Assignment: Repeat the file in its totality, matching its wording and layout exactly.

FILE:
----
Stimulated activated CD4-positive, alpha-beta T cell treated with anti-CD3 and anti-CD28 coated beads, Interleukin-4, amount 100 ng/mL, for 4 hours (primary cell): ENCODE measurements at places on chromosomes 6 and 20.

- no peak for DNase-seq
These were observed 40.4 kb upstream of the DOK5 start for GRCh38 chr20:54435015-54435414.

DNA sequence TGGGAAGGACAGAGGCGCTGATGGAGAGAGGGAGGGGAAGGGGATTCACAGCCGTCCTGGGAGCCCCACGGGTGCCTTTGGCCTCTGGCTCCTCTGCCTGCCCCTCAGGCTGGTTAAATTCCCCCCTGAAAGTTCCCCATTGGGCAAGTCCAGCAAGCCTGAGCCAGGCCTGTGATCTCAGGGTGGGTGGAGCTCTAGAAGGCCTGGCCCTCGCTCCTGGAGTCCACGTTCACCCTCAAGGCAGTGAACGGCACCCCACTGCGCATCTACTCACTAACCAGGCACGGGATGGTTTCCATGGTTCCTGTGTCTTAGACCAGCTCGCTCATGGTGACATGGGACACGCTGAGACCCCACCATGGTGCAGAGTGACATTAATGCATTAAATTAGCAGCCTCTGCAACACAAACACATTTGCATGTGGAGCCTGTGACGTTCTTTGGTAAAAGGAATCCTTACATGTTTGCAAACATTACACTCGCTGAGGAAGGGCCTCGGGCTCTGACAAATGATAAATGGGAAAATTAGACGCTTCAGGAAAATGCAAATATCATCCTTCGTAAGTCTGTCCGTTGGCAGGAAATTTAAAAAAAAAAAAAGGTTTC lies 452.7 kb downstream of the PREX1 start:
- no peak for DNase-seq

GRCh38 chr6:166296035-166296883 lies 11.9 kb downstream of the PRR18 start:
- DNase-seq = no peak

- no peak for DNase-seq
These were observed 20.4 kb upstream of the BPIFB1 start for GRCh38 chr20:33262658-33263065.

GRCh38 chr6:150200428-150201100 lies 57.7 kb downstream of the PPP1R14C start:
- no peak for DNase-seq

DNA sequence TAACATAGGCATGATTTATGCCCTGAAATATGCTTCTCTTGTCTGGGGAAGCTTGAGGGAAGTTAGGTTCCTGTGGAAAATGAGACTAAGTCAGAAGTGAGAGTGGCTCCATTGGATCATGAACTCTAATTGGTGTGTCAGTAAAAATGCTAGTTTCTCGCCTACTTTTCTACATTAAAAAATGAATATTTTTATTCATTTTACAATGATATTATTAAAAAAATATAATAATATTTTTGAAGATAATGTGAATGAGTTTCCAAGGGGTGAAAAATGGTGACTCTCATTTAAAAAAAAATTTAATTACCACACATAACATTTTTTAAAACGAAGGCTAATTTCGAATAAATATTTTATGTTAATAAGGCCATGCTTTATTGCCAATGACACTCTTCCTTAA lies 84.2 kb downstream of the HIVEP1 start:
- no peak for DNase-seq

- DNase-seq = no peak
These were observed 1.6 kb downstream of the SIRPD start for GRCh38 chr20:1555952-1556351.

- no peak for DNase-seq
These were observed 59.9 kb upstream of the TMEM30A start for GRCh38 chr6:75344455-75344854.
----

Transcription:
Stimulated activated CD4-positive, alpha-beta T cell treated with anti-CD3 and anti-CD28 coated beads, Interleukin-4, amount 100 ng/mL, for 4 hours (primary cell): ENCODE measurements at places on chromosomes 6 and 20.

- no peak for DNase-seq
These were observed 40.4 kb upstream of the DOK5 start for GRCh38 chr20:54435015-54435414.

DNA sequence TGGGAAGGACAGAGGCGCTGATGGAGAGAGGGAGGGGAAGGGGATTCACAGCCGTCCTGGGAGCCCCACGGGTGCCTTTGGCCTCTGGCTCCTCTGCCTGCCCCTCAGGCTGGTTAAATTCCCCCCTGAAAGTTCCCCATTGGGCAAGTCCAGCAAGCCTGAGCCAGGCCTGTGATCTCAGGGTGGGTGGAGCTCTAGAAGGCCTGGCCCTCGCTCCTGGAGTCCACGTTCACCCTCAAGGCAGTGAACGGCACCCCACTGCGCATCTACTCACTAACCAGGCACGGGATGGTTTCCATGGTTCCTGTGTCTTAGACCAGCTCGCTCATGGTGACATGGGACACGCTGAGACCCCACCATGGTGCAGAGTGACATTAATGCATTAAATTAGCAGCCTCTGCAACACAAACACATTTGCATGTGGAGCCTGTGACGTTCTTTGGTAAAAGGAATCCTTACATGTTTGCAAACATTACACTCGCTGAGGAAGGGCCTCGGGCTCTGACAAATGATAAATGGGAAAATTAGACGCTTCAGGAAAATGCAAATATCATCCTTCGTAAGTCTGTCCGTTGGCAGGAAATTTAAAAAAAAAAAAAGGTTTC lies 452.7 kb downstream of the PREX1 start:
- no peak for DNase-seq

GRCh38 chr6:166296035-166296883 lies 11.9 kb downstream of the PRR18 start:
- DNase-seq = no peak

- no peak for DNase-seq
These were observed 20.4 kb upstream of the BPIFB1 start for GRCh38 chr20:33262658-33263065.

GRCh38 chr6:150200428-150201100 lies 57.7 kb downstream of the PPP1R14C start:
- no peak for DNase-seq

DNA sequence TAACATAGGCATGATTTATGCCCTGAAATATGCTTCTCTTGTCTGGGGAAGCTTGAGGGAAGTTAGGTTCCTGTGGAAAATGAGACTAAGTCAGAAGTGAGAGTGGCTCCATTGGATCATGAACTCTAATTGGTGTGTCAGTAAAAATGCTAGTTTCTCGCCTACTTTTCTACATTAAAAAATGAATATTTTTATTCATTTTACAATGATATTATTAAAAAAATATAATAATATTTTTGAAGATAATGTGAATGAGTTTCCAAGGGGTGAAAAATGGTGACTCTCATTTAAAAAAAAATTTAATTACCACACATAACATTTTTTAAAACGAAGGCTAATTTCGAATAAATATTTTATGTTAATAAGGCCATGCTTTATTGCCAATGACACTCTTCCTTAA lies 84.2 kb downstream of the HIVEP1 start:
- no peak for DNase-seq

- DNase-seq = no peak
These were observed 1.6 kb downstream of the SIRPD start for GRCh38 chr20:1555952-1556351.

- no peak for DNase-seq
These were observed 59.9 kb upstream of the TMEM30A start for GRCh38 chr6:75344455-75344854.